Give them heroes, make Milan your family

Milan will always be home. Despite what is going on at the club, Milan have always been a family. So make Milan part of your family, too. If you have a spouse who supports another club, don’t fight it, but take advantage of every opportunity to bring Milan into your home. When you play football at the park, pretend to be your favorite Milan players. The opponents should always be Inter. When something goes well, tie it into a Milan victory or trophy. When something bad happens, always blame Inter. Unless, of course, you’ve married an Interista, in which case you should only do this behind their back. (And shame on you for making an even worse choice than me.) Talk Milan at the dinner table, and even when you are away from TV or the internet, tie Milan into everything you can. Let them see you cheer Milan, let them see your Milan tears. Your emotions give them emotions, and they will feel what you feel. Milan will become synonymous with family for them, a part of their hearts forever.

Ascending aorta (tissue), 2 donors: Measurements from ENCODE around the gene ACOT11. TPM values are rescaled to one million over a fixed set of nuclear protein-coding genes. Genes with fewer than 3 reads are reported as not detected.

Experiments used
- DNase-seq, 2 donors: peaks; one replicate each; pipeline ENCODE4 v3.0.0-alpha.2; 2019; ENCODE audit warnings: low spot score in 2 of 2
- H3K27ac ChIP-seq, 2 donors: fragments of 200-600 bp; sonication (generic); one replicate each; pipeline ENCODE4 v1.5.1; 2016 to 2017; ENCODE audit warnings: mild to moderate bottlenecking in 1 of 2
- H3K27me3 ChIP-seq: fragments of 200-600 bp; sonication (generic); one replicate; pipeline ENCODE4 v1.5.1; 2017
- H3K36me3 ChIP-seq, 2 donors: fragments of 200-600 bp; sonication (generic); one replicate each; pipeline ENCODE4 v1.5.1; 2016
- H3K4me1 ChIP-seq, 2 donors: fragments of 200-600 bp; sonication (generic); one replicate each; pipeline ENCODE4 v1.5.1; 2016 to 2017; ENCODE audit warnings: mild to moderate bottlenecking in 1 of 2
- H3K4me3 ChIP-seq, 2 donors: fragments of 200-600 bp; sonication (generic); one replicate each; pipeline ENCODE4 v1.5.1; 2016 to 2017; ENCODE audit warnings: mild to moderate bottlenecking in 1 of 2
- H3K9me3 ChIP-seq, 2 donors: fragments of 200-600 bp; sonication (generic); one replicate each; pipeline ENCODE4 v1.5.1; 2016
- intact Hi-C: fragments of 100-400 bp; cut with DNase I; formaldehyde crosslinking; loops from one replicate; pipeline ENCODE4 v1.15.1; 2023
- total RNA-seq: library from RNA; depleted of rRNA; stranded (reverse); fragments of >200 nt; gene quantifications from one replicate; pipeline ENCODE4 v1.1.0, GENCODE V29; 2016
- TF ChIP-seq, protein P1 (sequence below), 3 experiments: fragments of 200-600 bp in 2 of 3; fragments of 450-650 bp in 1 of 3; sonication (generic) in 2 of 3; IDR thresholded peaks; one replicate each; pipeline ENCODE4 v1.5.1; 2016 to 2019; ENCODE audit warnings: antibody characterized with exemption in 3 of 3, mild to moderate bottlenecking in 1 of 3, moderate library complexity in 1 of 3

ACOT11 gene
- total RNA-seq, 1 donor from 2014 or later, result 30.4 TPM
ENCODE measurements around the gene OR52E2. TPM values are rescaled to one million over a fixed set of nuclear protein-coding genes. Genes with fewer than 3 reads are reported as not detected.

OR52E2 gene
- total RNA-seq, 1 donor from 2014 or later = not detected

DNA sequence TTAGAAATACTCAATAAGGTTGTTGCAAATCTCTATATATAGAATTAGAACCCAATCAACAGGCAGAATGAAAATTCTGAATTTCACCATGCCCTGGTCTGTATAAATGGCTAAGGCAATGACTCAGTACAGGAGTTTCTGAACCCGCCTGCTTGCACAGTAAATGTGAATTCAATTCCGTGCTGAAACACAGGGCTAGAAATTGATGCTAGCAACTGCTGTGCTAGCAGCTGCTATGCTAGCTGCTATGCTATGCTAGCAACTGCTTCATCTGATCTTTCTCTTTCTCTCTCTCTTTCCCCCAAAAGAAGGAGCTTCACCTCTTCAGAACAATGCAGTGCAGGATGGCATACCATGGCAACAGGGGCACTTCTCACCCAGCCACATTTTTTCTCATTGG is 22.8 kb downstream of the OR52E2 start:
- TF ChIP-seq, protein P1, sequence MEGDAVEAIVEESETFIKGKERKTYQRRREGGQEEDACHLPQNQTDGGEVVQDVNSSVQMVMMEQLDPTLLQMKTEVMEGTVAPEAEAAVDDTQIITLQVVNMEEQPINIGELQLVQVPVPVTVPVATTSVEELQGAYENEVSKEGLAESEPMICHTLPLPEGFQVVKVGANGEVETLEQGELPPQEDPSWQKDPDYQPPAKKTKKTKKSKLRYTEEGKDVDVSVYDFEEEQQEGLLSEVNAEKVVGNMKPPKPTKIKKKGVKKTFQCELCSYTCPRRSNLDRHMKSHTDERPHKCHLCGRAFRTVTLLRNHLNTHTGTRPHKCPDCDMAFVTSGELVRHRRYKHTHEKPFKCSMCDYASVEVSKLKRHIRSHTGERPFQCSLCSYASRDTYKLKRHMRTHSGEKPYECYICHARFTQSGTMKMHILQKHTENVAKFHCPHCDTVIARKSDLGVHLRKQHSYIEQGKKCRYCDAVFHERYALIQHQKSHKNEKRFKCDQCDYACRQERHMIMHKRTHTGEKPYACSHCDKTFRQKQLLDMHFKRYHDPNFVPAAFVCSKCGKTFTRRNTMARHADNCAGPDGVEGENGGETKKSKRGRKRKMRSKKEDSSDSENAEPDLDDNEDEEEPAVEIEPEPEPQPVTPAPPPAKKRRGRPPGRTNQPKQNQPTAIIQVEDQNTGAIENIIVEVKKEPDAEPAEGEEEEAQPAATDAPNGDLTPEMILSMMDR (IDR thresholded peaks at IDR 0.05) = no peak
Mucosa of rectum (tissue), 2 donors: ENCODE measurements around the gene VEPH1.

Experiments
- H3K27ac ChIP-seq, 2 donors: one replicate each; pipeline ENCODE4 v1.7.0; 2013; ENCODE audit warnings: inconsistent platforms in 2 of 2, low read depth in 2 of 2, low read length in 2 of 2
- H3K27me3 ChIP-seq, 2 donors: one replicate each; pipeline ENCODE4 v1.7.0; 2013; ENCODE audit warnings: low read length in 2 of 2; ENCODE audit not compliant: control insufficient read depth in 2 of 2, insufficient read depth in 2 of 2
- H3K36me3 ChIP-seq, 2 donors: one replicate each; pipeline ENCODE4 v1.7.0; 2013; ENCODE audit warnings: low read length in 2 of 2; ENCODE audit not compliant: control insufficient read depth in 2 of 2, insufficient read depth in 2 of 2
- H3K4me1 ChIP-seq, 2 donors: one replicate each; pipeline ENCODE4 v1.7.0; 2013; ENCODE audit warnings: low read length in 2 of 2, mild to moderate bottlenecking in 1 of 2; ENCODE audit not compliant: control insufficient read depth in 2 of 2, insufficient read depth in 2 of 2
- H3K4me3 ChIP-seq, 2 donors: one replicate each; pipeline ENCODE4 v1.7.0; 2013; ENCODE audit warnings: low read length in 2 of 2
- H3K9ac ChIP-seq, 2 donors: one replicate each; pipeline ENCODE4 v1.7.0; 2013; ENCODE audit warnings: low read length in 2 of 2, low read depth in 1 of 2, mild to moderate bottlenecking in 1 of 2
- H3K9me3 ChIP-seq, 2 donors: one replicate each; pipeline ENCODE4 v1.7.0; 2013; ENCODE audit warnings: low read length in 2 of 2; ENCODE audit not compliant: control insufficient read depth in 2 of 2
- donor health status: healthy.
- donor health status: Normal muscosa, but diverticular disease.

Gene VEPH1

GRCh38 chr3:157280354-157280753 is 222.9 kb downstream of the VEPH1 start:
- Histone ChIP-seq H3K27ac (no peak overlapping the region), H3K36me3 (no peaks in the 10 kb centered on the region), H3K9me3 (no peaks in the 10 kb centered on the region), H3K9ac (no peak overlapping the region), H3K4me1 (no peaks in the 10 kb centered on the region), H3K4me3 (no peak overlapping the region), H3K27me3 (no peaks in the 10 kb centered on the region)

You would think that cramming Milan down their throats is the way to raise a Milanista. But it’s not. And teaching them a healthy rivalry is much more productive than teaching them childish insults and hatred. A healthy rivalry will also never come back to bite you in the butt. Including Milan in your daily life will naturally pique their curiosity, but be careful not to overdo it. Follow their lead and have faith and trust that your love of Milan will naturally become their love of Milan if it is not forced. At the end of the day, unintentional indoctrination is far more powerful than intentional indoctrination. So just be yourself. Your red-and-black-loving, passionate, Milanista self. With a little luck, your child will naturally follow.

This post inspired by the music of “Inno Milan”